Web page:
© 2011 John Casimir O'Keefe

Apples and Oranges

  • Sumo

There are certain old sayings people say, that just make no sense to me. Things like “Save time” or “Spend time” or even “Waste time” as if time was something that could be saved, spent or wasted – If we could “save time” can we take it out of our “time account” when we have “wasted time” to repay the time wasted? The whole idea about time management seems weird to me, there is no way we can manage time – time passes, and there is nothing we can do to change that reality.

Other sayings like “Gear-up” are so connected to the industrial age, they are frightening. I could never figure out the whole “Knock on wood” thing. People usually say it as they look around the area to see if they can even find wood to knock on – given that most everything today is metal or plastic – you would think they would have looked around for wood before they said it.

Another good one is the, “A penny for your thoughts,” which seems to me to be rather insulting; either they are cheap and will only pay you a penny for your thoughts or they think your thoughts are only worth a penny – either way, it just does not sound good.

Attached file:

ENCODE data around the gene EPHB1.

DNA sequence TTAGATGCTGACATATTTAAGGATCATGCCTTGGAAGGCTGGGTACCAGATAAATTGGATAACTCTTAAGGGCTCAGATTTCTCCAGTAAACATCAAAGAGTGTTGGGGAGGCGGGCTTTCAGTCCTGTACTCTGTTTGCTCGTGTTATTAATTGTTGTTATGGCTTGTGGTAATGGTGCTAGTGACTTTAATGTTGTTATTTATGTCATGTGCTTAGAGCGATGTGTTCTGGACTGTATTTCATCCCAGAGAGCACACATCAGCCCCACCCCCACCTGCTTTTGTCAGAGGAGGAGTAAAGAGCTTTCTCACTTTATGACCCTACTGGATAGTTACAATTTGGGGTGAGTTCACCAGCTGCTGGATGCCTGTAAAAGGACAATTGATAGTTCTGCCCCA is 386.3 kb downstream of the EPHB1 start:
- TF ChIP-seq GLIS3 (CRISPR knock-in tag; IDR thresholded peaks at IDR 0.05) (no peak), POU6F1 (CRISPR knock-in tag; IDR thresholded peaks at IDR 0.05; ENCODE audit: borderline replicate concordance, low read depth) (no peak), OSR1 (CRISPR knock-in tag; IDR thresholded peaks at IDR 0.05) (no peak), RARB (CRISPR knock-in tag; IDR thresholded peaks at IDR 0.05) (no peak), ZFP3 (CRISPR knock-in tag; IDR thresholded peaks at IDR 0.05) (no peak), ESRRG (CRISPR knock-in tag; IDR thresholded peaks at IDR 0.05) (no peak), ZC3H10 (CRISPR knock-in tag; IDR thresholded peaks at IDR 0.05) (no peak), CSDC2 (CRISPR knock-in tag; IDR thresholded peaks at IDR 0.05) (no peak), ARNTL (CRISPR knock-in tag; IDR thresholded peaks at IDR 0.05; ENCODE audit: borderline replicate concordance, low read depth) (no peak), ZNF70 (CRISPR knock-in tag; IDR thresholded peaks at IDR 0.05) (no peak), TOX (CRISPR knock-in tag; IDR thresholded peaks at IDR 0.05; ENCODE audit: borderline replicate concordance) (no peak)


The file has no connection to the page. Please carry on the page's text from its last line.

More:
But of all the old sayings we have, the one that seems so confusing to me is when people say, “It’s just like comparing apples and oranges” when you are trying to make a point on how things differ between two things. As if there just doesn’t seem to be a connection between the two things you are comparing. They see comparing apples and oranges as if they have nothing in common – as if they are so different, comparison is impossible. But I wonder if that is the case. Sure, there are some differences between apple and oranges, but they have so much more in common.

They’re both fruit

They both grow on trees

They both have peals

They both have seeds

They both give juice

They both are round

They both are filled with vitamins

They both make great sauce

They both have eatable flesh

They both make poor substitutes for a baseball

Sure, there are minor differences, but they still have more in common. Won’t it be better to say something like, “It’s just like comparing monkeys and rocks”? Just saying.

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